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Row Over Intermediaries Hurts Gas Talks, Ukrainian PM Says

Prime Minister Yulia Tymoshenko has attacked the role of RosUkrEnergo in talks.
KYIV (Reuters) -- Ukrainian Prime Minister Yulia Tymoshenko has said that talks over a 2009 contract to supply Russian gas were being derailed by disputes over her call to eliminate intermediaries.

She was speaking as hot water was cut off to entire districts of Kyiv in a row over payment of local gas bills.

Ukrainian and Russian officials resumed talks in Moscow, with Russian gas company Gazprom saying no contract could be signed until Ukraine's state energy company Naftohaz paid arrears exceeding $2 billion.

Russian officials also say settling debts is a condition for upholding a deal to phase in market prices over three years. Ukraine pays $179.50 per 1,000 cubic meters and Gazprom has threatened to increase that to $400 from next year.

Tymoshenko told a news conference that the insistence on keeping in place RosUkrEnergo, an intermediary in gas supplies since 2006, was hindering efforts to clinch a deal.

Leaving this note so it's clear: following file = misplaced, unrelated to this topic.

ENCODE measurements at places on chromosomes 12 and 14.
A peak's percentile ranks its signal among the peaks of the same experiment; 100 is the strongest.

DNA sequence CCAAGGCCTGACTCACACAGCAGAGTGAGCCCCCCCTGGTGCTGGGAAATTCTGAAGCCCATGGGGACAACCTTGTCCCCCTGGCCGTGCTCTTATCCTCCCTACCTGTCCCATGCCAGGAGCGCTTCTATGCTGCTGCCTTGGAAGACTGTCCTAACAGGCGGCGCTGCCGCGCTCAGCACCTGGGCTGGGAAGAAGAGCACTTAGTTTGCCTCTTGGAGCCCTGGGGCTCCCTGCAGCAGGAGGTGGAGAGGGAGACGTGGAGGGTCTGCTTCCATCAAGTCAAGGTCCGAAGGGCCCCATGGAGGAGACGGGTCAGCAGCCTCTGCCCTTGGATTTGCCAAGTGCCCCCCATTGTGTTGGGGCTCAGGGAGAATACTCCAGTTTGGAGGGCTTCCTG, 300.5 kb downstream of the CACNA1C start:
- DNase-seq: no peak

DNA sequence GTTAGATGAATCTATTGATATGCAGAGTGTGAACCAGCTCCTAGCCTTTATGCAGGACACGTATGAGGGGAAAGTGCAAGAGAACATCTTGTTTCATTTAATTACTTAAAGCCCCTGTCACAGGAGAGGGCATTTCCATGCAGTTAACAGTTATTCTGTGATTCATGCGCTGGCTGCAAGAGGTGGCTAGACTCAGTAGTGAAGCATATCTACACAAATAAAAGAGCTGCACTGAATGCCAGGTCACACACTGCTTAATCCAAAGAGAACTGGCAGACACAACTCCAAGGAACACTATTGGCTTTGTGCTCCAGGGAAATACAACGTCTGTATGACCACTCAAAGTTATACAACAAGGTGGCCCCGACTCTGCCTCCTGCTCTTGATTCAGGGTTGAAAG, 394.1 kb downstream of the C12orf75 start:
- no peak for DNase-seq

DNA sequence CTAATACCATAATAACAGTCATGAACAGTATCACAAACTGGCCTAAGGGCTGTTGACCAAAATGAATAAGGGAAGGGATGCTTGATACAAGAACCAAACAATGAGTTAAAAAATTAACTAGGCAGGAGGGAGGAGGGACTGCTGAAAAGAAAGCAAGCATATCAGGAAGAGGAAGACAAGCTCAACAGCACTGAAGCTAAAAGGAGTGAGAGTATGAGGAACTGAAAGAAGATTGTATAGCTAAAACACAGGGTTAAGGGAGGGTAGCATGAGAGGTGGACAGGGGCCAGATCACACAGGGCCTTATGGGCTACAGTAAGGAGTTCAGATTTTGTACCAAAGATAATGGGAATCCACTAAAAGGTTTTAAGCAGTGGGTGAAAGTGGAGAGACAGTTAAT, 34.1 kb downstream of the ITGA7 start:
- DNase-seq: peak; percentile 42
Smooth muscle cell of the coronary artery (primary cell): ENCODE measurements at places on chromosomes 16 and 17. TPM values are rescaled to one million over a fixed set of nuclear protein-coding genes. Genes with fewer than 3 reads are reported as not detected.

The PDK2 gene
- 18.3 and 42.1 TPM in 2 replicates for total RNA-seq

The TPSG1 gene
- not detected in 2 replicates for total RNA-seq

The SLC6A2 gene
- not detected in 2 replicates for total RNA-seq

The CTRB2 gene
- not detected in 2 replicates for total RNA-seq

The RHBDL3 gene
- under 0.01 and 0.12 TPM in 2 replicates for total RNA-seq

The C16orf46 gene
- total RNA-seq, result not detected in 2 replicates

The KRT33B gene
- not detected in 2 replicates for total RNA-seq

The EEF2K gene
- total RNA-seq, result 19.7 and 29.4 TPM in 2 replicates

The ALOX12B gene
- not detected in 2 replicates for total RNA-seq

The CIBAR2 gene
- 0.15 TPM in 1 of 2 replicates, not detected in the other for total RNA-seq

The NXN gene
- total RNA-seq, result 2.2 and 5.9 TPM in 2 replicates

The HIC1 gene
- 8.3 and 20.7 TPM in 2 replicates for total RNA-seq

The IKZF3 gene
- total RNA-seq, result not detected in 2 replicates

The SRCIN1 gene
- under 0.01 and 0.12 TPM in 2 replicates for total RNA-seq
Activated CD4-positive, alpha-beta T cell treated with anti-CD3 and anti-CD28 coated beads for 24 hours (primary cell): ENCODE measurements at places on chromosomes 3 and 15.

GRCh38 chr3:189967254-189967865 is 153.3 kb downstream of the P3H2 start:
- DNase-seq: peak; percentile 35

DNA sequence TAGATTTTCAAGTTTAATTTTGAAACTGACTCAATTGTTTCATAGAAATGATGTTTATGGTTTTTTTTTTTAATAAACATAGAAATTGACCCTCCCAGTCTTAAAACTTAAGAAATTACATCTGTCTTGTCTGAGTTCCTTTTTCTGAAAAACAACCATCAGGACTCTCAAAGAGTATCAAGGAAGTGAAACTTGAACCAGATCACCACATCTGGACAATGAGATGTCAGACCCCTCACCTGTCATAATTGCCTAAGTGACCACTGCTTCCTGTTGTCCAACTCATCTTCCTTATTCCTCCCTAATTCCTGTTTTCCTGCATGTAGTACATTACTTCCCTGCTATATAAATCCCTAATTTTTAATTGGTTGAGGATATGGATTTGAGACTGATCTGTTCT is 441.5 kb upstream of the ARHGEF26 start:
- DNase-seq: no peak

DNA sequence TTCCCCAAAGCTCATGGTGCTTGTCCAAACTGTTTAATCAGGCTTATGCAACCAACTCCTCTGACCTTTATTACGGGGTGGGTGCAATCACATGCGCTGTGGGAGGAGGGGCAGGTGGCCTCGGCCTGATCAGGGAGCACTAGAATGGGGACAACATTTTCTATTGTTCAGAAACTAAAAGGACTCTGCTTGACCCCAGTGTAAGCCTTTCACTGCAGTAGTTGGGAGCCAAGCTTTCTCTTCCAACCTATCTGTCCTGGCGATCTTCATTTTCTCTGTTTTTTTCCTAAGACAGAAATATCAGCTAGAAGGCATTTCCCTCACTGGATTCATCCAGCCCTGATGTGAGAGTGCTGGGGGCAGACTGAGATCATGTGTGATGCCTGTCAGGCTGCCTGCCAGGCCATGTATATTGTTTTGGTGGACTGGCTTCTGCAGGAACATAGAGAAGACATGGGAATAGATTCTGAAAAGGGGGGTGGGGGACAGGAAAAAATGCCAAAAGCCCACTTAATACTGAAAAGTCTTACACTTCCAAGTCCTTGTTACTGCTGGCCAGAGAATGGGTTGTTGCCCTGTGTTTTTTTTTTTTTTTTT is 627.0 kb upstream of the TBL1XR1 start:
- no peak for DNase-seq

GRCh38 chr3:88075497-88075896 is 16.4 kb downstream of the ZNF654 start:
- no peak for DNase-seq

"There is fierce resistance to doing away with this corrupt go-between. Top politicians in our country are, unfortunately, making every effort to maintain corruption," she said.

"That is why the talks are proceeding with such difficulty. This is the sole reason for delays in concluding a contract."

Tymoshenko said nothing about who she believed was defending RosUkrEnergo and impeding the talks, though President Viktor Yushchenko has been less categorical in his statements.

The president and prime minister, allies in the 2004 Orange Revolution, have been at odds since Tymoshenko became prime minister for a second time a year ago -- despite the reinstatement of a coalition this week between their two political forces.

The three-year transition period was agreed in October talks between Tymoshenko and her Russian opposite number, Vladimir Putin. That deal was contingent on Kyiv paying remaining debts.

Tymoshenko has railed against RosUkrEnergo, a company owned jointly by Gazprom and two wealthy businessmen, since a pricing dispute in early 2006 caused a brief cutoff of supplies -- both to Ukraine and Russia's customers in Western Europe.

A top European Union official this week urged Russia and Ukraine to solve "once and for all" recurrent rows over gas.

In Kyiv, the local KyivEnergo energy company cut hot-water supplies to two-thirds of apartments in the city of 3 million.

KyivEnergo said it had failed to receive funds from city authorities for gas. Gas supplier Naftohaz has taken a harder line on debtors to help pay off its own arrears to Russia and says 90 percent of energy companies are behind in payments.

Tymoshenko blamed the breakdown on the mayor of Kyiv, a long-standing adversary. Yushchenko said it was unacceptable and a court ordered a resumption of services to homes.